This entry in the "See America First" series focuses on the ten years prior to the US Civil War. We see monuments and buildings associated with people and places of that era. Some of these ... See full summary »
This entry in the "See America First" series focuses on the ten years prior to the US Civil War. We see monuments and buildings associated with people and places of that era. Some of these are: a monument to slaves in Nachitoches, Louisiana; the Brunswick, Maine home of Harriet Beecher Stowe, where she wrote the novel "Uncle Tom's Cabin"; Fort Nashboro in Nashville, Tennessee; composer Stephen Foster's home in Bardstown, Kentucky; the grave of abolitionist John Brown at his family's farm in North Elba, New York; and Andrew Jackson's home, The Hermitage. Written by
David Glagovsky <firstname.lastname@example.org>
This, the sixth entry in Warner's 'See America First' series, covers the South. We get to see all the survivals of Southern gentility: a man who was supposed to be the oldest ex-slave alive at the time -- reported age of 114 in the year of this movie's release, and the statue of a 'good servant' erected by the people who, presumably owned him, to go with the statues of a fast horse later on.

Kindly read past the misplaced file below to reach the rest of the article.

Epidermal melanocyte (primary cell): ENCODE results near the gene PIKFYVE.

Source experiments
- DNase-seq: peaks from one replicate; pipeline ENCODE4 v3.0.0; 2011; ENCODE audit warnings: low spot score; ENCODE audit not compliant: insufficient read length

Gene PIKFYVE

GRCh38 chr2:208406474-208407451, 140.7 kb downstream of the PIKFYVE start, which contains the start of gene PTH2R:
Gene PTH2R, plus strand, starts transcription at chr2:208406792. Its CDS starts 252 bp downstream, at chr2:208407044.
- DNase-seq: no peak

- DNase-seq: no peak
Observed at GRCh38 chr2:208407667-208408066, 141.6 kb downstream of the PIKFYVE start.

Narrator John B. Kennedy always narrated these shorts in a just-the-facts-ma'am voice, but he does manage to sound disapproving in those sections, before going on to less inflammatory sights, such as John Marshall's home, then back to the point at hand: Harriett Beecher Stowe, other abolitionists and, of course, Lincoln.
The print that showed up on TCM is dark with low contrast, as if a storm is about to break. Or perhaps the Civil War will be refought in the theater.
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